Talk-radio host Glenn Beck took a shot at Philadelphia on the air Tuesday, calling the area around Independence Hall "the killing streets" and proclaiming that the city was "not a place you want to be."

The remarks irked city officials. Mayor Nutter's spokesman told The Inquirer that Beck was suffering from a case of "verb-arrhea." Philadelphia Police Lt. Ray Evers called Beck "misinformed." The historic district, Evers said, "is actually one of the safest parts of the city, if not the country, with the number of law enforcement. Who listens to him, anyway?"

Beck's crime talk, coming the day after he lost his Philadelphia radio station, seemed to come out of nowhere. He was chatting on his syndicated program with his executive producer, Steve "Stu" Burguiere, about police layoffs in Camden, and the topic of conversation veered across the Delaware.

When Burguiere disagreed with Beck's assessment of crime in Center City, Beck challenged him to wear a hidden camera and walk downtown at "6, 7 o'clock at night." Burguiere said he had done that many times, since he lives in the region.

When Beck pressed Burguiere, the producer conceded that there were dodgy areas north and south of Center City but he defended the downtown.

"Don't listen to Stu," Beck said. "Philadelphia sucks."

Burguiere laughed heartily.

The program was not heard over the air in Philadelphia. Beck's last Philadelphia show aired Monday on WPHT-AM (1210), which dropped his show, as well as that of Sean Hannity, as it said it was moving toward a local lineup.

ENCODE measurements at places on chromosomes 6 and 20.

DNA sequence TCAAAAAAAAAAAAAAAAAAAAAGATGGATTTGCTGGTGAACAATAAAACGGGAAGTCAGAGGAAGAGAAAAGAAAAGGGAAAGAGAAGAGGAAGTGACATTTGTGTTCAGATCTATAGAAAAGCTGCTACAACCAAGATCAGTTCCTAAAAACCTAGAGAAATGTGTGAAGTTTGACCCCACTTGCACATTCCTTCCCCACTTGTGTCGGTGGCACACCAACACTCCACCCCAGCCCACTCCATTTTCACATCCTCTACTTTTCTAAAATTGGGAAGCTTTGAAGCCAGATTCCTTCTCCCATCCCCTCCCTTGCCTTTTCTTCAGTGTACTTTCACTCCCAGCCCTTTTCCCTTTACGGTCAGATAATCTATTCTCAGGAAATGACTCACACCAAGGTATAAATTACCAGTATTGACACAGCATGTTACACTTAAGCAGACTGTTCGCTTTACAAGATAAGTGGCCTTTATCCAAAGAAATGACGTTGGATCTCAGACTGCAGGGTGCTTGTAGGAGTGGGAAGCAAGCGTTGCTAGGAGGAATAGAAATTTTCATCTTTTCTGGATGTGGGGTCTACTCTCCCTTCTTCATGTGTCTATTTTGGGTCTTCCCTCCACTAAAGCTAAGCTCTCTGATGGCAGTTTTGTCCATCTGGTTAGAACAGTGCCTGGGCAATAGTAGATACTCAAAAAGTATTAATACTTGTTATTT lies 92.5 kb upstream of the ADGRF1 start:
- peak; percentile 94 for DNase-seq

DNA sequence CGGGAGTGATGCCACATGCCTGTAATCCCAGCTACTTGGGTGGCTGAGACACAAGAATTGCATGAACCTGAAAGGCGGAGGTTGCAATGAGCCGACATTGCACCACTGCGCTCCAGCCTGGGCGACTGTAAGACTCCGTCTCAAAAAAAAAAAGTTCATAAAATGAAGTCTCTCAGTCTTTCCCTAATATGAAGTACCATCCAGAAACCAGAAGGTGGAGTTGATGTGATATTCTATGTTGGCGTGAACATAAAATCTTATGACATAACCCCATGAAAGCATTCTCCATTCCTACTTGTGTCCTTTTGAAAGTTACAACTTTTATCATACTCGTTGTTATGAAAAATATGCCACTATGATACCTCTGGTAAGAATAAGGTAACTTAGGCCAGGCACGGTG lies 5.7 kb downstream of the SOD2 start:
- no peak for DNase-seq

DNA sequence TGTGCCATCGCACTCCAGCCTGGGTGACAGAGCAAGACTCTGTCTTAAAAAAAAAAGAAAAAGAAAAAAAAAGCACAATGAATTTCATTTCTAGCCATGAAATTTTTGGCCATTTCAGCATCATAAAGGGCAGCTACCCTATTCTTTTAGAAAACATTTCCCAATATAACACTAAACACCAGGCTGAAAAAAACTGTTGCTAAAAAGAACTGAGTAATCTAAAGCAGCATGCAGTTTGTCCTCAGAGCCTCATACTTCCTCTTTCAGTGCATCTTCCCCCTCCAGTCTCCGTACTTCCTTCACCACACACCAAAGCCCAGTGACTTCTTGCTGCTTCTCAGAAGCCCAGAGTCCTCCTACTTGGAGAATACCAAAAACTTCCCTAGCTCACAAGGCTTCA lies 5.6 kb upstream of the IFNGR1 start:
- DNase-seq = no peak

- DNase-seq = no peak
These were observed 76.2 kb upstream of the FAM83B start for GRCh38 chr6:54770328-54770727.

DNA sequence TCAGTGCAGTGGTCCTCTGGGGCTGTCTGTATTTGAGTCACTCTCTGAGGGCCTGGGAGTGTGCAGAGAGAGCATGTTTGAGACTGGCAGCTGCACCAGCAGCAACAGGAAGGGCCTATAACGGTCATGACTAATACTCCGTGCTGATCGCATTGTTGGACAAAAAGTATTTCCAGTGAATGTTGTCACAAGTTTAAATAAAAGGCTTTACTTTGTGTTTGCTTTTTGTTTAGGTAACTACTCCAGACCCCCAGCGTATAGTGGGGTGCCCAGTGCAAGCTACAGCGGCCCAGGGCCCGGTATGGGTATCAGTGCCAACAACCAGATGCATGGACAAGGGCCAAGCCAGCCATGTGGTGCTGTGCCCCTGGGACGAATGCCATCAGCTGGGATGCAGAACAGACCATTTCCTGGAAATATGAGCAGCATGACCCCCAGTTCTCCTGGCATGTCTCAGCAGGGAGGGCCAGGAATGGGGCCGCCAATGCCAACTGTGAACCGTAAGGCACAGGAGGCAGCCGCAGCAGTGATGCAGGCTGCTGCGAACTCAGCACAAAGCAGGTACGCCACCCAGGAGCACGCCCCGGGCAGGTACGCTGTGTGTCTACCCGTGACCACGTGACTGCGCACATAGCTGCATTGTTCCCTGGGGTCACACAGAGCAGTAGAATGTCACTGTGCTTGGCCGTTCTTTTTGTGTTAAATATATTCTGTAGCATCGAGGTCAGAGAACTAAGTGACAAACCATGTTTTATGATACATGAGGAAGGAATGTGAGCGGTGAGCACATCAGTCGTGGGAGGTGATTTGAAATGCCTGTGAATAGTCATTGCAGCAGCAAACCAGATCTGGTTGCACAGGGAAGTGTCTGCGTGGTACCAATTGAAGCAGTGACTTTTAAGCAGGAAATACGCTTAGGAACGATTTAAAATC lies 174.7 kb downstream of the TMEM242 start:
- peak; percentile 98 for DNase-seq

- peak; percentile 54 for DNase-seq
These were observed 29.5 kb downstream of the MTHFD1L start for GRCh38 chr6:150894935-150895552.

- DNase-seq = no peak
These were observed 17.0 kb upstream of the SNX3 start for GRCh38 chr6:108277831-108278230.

Ed Palladino, WPHT's program director, said he did not think Beck's ad hominem about Philadelphia was related to his being dropped. Beck now has no radio outlet here.

Beck moved to Philadelphia from Tampa, Fla., in 2002 when WPHT became the flagship station for a syndication deal that widely expanded his audience. Beck left Philadelphia in 2006 and added a TV career that includes Fox News Channel.

Nutter spokesman Mark McDonald, who said the city administration had been making substantial headway on crime since 2007, said, "A shock jock like Beck, who is paid to open his pie hole for anything that pops into his head, should be taken with a grain of salt, I think."

Meryl Levitz, president and chief executive of the Greater Philadelphia Tourism Marketing Corp., said: "Clearly it is a case of sour grapes and nothing more."